Some people think that employers should be required to employ equal numbers of men and women. To what extent do you agree or disagree?

Affirmative action was introduced in the USA to try help minorities gain better jobs. Whether it was effective is a matter of some debate, but many saw it as a necessary kickstart and would argue that it could be repeated in matters of sexual discrimination. However, I would cautiously argue against the implementation of a 50/50 gender quota because it can, paradoxically, go against fairness.

Gender inequality has its own subtleties, one of which is that often men and women are typecast to fill certain social roles and certain professions before the hiring process begins. Forcing a construction foreman to employ exactly 50% women, or a kindergarten principal to hire 50% men, is problematic if applicants are predominantly from one gender. A 50% rule would be an example of the law not acknowledging social realities and claims of reverse-discrimination would rocket.

With this in mind such a rule would have to be altered, either by only applying to ‘gender-neutral’ jobs (defining which would be a recipe for disaster), or by creating a lower quota (which is far more realistic). One idea that is being tried now is to tackle the application process rather than the hiring: companies are legally bound to interview a diverse group, but are still able to hire their perception of the best candidate from that pool. This at least allows applicants from under-represented groups a shot at the job without the law manipulating the outcome, and I think in a meritocracy that is the aim.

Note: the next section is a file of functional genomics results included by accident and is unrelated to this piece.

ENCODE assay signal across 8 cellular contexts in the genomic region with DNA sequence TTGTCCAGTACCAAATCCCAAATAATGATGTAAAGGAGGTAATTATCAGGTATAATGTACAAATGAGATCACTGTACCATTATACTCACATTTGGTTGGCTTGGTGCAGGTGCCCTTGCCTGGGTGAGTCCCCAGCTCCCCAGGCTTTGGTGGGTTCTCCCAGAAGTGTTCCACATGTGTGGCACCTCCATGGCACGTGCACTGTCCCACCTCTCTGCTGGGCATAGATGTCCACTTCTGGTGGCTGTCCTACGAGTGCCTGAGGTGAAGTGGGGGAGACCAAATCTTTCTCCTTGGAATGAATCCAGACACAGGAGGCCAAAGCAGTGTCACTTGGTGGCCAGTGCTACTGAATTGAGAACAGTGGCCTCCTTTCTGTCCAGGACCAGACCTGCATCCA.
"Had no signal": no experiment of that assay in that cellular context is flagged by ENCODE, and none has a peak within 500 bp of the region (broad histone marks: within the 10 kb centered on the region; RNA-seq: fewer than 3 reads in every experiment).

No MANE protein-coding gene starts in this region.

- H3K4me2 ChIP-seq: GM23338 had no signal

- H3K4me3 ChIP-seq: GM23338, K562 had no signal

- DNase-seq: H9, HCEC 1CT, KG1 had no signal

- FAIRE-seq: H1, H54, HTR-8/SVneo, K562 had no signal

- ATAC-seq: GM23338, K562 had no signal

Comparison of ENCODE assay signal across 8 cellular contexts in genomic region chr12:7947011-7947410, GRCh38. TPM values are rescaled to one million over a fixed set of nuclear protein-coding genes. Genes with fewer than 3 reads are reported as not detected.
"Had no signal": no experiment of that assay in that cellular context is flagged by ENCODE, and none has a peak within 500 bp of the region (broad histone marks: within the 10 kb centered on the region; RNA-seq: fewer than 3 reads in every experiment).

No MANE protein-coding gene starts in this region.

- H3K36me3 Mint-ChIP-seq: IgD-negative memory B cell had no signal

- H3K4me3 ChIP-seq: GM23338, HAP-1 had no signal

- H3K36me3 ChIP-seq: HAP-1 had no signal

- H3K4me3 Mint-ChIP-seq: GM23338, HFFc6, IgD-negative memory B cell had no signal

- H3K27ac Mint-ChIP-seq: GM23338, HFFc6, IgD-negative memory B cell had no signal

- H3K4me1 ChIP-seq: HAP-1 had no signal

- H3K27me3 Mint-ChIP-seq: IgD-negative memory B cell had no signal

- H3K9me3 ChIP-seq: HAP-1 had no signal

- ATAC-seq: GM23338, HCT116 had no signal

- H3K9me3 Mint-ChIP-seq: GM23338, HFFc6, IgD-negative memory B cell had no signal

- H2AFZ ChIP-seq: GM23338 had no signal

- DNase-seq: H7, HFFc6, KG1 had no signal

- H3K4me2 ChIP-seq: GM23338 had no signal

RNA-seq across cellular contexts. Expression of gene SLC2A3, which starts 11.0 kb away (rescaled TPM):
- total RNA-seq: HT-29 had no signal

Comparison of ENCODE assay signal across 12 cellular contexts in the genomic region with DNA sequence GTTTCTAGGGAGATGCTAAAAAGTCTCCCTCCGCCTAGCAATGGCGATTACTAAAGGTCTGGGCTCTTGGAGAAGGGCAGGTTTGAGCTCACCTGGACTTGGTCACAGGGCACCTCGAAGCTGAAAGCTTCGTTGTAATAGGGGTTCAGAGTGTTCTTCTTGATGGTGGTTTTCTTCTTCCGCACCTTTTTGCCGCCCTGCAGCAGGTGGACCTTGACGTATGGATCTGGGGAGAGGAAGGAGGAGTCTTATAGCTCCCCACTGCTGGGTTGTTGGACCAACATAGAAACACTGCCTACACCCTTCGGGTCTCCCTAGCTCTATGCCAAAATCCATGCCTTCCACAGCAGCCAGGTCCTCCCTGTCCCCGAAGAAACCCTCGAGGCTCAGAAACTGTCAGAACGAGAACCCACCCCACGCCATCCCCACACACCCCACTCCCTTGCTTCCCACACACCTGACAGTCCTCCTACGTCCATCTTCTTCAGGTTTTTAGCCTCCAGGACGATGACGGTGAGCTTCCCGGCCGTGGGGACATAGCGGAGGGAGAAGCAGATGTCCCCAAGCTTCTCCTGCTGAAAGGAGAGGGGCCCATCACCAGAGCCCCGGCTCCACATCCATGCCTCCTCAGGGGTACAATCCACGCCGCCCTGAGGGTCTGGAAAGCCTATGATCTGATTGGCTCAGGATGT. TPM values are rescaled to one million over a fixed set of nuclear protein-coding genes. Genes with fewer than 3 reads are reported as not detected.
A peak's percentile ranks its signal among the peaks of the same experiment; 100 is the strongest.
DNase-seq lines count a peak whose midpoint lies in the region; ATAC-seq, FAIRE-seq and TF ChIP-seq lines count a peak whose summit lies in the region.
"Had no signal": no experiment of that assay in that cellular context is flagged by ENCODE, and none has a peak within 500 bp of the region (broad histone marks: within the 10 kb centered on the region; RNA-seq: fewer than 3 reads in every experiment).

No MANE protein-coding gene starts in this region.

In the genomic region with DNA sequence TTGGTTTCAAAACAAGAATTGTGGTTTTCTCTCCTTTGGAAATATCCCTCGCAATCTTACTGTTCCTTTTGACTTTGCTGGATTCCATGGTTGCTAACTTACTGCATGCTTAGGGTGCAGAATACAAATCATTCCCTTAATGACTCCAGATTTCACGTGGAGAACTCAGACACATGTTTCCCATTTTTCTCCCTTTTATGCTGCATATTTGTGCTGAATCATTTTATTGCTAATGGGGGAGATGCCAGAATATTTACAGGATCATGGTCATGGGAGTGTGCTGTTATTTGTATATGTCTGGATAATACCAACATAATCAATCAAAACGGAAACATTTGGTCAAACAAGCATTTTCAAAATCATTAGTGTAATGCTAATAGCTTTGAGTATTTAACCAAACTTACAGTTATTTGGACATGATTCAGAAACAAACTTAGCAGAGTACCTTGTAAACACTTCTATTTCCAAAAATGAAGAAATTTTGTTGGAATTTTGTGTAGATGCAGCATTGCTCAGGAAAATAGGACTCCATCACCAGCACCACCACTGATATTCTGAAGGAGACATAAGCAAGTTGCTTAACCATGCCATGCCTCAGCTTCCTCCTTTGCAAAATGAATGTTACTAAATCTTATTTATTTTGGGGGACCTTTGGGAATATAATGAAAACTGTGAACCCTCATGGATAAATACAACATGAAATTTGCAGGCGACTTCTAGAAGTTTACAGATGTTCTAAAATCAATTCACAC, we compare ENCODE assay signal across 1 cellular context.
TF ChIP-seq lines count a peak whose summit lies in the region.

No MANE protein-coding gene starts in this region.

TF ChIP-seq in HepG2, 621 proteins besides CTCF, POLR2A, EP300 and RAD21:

Therefore, in conclusion, I would argue that whilst much needs to be done to improve matters of equality a blanket 50/50 gender quota is too blunt and too simplistic a tool. The door needs to be open for people from all parts of society, but the goal is to reward individuals for their efforts and skills, not start allotting. That is why I would agree that tackling the application process is the more logical first step, behind which education and social expectations will follow.